Through the use of foreshadowing, Harper Lee manages to create an atmosphere of suspense during the children's journey home through the dark near the end of To Kill A Mockingbird. She does this from the very first line in Chapter 28:
*"The weather was unsually warm..." The fact that the weather is described as both unusual and warm gives the reader a feeling that something is already "off" and not right.
* "The wind was growing stronger."
*"There was no moon". These last two examples yet again set up an "all is not well" tone to the chapter.
* At one point while they're walking, Scout trips and Jem tries to help her. Because of her cumbersome costume, walking and maneuvering is made difficult, slowing down the children as they make their way home.
*Once they cross the school yard, it says, "It was pitch black". The children are now unable to see what lurks in front of them. They cannot even tell where they are.
*Their walking slows to a "cautious" gait. Once again, Lee's word choice is very important in setting up this scene of suspense.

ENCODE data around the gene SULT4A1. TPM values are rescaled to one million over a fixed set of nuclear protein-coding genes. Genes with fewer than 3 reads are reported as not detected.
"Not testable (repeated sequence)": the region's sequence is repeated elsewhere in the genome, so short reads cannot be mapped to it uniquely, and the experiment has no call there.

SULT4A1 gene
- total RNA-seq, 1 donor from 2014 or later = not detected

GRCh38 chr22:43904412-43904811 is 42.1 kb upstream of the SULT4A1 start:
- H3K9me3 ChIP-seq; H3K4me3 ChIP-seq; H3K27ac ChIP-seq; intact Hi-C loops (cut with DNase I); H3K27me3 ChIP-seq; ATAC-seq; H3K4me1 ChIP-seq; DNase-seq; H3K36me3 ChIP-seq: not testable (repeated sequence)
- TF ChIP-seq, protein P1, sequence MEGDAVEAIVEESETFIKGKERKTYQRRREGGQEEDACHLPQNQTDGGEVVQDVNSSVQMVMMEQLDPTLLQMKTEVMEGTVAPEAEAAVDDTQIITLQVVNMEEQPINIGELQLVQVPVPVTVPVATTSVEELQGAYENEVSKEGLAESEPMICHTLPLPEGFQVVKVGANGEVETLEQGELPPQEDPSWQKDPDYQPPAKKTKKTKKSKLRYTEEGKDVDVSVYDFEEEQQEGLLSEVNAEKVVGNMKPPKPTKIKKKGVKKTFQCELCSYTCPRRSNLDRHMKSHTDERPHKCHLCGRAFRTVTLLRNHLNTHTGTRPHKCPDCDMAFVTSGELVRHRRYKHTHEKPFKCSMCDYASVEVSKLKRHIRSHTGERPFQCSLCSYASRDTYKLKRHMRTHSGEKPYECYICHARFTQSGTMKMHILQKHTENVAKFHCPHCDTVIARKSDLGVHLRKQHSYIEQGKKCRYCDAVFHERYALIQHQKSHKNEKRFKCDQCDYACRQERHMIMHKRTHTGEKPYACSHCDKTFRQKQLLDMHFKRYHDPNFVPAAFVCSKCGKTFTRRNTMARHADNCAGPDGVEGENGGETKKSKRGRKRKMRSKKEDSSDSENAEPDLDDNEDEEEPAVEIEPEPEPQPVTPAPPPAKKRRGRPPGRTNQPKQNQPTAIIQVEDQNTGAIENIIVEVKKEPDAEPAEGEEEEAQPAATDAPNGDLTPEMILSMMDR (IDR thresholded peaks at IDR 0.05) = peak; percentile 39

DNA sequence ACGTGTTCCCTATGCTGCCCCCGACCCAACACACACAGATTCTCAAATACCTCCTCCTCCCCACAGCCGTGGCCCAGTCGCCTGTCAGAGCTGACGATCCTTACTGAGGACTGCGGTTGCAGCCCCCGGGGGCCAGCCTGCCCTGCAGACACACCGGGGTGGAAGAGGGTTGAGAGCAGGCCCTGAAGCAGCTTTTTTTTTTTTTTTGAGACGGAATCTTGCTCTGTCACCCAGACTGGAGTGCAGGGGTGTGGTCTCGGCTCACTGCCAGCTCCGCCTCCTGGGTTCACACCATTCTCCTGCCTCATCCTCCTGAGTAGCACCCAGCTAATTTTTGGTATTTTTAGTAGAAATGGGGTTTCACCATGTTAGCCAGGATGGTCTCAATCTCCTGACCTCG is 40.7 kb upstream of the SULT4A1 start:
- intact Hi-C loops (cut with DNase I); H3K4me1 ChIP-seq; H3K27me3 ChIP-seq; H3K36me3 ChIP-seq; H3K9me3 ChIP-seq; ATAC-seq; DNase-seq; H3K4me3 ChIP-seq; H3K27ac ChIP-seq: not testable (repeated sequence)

* Lee writes that the lights in the auditorium were very bright, but if anything, it blinded the children and made it more difficult to see.
*Cecil Jacobs jumps out of nowhere and scares the daylights out of the two kids.
*Later on, when the children become aware that someone is once again around them, they believe it to be Cecil.
*They begin to hear shuffling, but it stops when they're walking. They believe it to be Scout's costume rustling.
*They then realize that whomeever is following them is gaining ground and running to them. That is when the children decide to run.
These are the specific examples of how Lee creates an atmosphere of suspence in the chapterl however, a simpler answer would be through the author's word choice and use of foreshadowing. Hope this helps!